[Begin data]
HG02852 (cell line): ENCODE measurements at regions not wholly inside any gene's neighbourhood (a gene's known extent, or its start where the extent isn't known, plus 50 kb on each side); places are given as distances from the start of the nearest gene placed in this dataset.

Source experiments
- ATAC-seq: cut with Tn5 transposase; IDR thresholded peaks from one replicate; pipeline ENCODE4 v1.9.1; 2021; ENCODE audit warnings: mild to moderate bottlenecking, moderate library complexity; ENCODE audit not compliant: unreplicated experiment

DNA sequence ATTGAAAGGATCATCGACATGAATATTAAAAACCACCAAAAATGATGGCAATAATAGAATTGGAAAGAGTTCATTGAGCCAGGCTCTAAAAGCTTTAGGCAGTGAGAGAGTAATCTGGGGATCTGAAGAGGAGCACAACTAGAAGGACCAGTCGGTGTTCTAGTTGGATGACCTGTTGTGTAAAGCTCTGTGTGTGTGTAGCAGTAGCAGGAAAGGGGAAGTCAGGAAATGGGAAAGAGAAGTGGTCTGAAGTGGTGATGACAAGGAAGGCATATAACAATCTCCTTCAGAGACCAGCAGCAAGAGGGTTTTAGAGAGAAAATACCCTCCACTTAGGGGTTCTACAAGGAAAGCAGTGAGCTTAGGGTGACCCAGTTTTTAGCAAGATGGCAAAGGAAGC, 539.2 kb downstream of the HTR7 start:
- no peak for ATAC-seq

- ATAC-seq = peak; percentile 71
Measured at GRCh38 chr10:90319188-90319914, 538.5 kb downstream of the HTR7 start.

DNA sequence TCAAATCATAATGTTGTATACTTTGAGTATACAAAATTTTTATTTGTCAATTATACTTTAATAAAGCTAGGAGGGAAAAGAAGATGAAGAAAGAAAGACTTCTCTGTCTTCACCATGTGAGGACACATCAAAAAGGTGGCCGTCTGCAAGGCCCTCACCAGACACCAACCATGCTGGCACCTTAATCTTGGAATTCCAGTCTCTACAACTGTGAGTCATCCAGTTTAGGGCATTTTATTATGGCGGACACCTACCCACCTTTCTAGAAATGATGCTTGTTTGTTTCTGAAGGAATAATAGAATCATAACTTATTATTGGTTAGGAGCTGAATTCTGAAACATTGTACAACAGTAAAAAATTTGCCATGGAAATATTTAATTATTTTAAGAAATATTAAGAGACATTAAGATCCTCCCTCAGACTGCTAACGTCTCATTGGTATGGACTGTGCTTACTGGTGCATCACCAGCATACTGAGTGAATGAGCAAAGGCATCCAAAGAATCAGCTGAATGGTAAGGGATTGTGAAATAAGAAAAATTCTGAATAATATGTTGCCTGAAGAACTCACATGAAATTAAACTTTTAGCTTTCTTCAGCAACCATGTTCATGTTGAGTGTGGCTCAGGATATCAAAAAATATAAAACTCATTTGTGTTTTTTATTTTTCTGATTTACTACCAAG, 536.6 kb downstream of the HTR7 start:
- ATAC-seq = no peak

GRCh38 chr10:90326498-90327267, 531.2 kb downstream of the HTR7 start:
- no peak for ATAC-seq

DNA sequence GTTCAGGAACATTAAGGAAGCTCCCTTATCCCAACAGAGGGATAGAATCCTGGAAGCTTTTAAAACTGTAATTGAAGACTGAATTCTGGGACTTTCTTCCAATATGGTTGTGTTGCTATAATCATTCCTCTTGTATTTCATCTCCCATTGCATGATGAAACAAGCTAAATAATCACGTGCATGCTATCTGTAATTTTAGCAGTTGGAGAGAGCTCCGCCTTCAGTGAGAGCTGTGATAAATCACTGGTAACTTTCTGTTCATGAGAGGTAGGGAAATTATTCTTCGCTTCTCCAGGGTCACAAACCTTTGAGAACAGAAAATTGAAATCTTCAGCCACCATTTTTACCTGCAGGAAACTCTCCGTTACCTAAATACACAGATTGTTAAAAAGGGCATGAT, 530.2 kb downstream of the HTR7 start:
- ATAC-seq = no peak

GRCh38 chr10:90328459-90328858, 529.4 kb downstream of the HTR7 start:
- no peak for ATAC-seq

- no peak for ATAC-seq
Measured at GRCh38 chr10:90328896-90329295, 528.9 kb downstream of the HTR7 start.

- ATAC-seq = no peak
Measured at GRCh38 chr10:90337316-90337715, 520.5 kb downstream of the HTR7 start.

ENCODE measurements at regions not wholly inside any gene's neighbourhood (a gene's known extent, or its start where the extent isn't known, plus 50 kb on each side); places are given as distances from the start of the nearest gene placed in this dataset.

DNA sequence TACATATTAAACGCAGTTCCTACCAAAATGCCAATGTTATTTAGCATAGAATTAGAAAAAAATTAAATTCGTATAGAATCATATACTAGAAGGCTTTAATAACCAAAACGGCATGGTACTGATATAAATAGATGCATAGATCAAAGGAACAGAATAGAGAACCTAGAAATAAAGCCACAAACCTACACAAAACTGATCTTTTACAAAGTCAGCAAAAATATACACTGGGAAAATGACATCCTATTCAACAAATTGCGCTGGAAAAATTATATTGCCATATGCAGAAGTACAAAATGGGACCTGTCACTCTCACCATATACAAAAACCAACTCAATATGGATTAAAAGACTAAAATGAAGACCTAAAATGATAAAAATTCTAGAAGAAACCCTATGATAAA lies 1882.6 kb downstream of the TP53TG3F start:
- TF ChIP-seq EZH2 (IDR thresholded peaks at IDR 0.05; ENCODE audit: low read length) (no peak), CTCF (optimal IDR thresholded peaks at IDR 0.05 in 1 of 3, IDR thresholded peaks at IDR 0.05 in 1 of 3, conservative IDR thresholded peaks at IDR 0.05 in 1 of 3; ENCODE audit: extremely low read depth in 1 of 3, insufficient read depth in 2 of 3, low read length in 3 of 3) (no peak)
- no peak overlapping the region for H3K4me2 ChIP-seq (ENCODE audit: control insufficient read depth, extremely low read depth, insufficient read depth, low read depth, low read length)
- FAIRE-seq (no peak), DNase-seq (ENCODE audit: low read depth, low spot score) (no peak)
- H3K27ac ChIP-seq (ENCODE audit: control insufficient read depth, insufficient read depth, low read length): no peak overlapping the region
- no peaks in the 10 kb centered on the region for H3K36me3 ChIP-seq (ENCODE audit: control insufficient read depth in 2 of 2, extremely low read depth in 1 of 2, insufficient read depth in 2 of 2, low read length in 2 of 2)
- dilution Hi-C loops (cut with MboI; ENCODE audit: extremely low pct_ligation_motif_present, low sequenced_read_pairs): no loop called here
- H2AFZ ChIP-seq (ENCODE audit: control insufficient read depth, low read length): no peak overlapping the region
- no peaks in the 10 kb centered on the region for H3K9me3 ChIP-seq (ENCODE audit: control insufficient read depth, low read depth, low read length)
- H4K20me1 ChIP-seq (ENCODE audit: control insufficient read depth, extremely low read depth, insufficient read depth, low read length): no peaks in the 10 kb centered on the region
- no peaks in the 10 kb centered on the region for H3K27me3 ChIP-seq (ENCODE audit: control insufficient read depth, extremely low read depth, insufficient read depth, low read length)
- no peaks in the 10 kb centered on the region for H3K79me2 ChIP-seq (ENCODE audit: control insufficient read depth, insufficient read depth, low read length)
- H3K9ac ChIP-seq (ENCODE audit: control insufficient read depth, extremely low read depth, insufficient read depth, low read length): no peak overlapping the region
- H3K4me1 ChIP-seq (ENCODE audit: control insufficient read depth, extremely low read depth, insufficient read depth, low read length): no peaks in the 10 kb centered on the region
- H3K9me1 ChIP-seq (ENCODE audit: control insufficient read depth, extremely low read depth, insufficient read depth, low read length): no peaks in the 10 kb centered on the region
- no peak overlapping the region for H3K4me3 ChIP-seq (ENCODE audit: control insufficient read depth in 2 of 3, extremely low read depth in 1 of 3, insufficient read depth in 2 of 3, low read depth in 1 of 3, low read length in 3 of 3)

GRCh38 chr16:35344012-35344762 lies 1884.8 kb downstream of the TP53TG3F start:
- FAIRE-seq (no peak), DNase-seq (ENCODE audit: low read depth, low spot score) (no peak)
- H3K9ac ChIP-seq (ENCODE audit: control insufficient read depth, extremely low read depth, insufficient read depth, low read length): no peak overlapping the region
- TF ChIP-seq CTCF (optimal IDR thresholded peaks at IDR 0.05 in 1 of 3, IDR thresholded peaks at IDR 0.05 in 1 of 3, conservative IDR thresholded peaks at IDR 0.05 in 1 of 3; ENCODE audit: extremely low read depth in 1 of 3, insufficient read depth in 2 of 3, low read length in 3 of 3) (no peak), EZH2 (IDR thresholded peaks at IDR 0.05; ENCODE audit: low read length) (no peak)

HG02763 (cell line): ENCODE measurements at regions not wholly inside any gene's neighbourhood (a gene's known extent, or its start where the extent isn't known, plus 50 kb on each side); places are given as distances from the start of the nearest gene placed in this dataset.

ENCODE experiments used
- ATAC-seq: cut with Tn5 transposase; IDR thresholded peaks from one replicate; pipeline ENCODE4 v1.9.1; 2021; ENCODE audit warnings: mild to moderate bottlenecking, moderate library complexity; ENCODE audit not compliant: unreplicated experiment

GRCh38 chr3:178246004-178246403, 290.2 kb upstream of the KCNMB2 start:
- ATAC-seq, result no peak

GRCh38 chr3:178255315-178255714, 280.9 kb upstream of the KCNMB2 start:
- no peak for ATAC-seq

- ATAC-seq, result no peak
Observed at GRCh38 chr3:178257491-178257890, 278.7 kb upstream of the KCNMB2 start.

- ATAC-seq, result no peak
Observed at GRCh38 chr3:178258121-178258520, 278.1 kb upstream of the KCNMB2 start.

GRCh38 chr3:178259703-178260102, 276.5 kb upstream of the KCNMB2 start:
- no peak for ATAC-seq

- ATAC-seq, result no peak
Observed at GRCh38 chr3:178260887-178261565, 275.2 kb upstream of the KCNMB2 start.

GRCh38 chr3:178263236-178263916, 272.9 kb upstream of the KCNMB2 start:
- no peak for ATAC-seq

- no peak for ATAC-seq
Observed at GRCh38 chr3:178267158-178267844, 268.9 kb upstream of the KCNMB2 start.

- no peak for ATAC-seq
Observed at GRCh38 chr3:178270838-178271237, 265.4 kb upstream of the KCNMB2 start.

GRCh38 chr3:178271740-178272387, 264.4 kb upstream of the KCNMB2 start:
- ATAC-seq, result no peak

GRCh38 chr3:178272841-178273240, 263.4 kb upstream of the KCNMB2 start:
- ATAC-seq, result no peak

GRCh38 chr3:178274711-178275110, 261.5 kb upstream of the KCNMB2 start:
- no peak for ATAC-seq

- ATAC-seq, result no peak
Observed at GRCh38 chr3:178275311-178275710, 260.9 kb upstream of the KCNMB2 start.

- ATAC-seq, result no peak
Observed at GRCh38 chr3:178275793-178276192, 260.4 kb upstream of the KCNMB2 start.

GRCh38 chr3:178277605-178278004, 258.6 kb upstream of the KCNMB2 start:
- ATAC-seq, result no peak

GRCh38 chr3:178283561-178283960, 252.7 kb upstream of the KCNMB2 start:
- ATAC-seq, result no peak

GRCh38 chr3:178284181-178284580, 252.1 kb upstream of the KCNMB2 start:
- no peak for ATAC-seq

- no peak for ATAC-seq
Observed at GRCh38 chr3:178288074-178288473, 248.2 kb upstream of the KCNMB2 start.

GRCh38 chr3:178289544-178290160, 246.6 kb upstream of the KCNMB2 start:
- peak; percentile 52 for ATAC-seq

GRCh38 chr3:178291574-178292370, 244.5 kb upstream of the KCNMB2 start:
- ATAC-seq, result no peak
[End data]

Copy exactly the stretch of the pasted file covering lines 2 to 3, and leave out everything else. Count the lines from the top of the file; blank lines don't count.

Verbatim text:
Source experiments
- ATAC-seq: cut with Tn5 transposase; IDR thresholded peaks from one replicate; pipeline ENCODE4 v1.9.1; 2021; ENCODE audit warnings: mild to moderate bottlenecking, moderate library complexity; ENCODE audit not compliant: unreplicated experiment